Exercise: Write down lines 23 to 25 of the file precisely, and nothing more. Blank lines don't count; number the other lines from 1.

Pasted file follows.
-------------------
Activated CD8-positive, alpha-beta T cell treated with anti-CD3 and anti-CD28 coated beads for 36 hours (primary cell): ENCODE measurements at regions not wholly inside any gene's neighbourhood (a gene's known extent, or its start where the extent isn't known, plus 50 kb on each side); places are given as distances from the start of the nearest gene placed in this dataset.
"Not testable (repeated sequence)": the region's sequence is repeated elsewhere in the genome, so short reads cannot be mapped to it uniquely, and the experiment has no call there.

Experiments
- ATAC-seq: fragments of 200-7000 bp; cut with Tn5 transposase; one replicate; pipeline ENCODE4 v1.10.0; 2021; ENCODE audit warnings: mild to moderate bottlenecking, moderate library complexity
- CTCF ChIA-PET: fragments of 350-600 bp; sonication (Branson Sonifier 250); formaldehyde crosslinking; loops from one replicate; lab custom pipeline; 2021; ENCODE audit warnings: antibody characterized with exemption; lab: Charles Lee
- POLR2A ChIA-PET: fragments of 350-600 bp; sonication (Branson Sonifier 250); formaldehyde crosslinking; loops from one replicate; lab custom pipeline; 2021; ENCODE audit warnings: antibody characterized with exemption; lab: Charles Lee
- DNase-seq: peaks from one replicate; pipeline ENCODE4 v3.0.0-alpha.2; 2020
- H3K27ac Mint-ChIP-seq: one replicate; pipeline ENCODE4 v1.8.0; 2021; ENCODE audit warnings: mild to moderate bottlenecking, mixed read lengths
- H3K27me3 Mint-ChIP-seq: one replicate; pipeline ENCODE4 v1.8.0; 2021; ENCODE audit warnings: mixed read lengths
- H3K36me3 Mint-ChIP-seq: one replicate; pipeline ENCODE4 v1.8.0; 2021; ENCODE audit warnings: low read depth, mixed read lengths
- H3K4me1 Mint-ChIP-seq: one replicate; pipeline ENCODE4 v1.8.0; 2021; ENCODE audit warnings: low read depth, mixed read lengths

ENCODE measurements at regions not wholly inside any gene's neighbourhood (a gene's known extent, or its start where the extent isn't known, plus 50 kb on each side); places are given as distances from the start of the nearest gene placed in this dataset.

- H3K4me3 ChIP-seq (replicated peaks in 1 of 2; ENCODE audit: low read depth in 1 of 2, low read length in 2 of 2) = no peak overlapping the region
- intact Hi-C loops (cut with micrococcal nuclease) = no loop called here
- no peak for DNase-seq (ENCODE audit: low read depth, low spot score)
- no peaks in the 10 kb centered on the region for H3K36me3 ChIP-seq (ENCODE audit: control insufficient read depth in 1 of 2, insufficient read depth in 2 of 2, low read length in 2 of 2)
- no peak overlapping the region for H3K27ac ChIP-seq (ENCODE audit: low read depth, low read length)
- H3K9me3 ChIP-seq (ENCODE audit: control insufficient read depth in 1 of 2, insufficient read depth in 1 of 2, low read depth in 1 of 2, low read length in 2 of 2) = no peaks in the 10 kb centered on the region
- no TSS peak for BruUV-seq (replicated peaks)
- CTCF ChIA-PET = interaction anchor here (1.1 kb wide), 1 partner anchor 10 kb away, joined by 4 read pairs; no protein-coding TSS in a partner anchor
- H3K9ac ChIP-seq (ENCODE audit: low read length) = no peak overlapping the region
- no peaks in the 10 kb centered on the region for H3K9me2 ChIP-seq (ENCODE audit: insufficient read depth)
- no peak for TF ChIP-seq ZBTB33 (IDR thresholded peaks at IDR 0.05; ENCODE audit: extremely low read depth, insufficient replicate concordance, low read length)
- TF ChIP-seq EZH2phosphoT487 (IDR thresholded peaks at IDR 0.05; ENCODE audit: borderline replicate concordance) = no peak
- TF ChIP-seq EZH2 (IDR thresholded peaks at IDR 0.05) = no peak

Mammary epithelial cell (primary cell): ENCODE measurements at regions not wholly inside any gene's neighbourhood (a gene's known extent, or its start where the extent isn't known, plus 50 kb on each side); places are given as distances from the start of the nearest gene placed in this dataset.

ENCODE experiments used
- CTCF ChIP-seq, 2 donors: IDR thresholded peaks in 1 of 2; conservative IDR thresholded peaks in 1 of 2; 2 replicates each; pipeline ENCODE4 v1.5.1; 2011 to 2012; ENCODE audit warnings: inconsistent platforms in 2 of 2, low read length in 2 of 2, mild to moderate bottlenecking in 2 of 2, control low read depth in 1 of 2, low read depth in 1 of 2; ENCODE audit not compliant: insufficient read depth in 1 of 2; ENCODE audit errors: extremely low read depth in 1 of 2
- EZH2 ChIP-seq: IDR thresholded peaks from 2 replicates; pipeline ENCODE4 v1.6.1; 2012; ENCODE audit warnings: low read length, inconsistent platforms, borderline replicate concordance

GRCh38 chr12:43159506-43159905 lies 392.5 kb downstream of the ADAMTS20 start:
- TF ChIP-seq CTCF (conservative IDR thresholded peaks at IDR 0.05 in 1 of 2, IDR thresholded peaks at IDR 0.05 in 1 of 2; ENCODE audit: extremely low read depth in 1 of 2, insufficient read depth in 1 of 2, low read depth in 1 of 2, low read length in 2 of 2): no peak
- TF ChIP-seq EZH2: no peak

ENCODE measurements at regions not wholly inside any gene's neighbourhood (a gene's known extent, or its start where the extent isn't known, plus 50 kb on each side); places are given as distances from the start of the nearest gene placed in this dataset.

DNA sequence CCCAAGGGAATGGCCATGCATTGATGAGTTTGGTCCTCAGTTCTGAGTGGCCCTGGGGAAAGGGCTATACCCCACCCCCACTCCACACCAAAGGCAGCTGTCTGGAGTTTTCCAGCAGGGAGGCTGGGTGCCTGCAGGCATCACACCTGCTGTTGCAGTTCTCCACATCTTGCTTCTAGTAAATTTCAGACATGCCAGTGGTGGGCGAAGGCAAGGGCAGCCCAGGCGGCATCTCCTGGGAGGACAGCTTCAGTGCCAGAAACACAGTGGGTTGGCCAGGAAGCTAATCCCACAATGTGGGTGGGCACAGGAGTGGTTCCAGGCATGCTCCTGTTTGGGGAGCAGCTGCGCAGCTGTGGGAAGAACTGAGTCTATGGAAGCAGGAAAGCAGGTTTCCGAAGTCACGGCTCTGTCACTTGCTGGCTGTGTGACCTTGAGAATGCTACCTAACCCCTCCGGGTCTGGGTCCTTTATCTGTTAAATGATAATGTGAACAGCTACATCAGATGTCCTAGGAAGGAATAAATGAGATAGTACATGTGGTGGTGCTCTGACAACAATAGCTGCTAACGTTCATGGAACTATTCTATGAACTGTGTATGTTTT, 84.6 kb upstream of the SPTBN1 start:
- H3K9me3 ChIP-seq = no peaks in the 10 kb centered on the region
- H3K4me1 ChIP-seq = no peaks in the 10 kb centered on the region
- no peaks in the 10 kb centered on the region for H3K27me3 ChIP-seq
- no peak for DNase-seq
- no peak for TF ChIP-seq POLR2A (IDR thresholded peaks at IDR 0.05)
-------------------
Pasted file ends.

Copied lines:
- no peak for TF ChIP-seq ZBTB33 (IDR thresholded peaks at IDR 0.05; ENCODE audit: extremely low read depth, insufficient replicate concordance, low read length)
- TF ChIP-seq EZH2phosphoT487 (IDR thresholded peaks at IDR 0.05; ENCODE audit: borderline replicate concordance) = no peak
- TF ChIP-seq EZH2 (IDR thresholded peaks at IDR 0.05) = no peak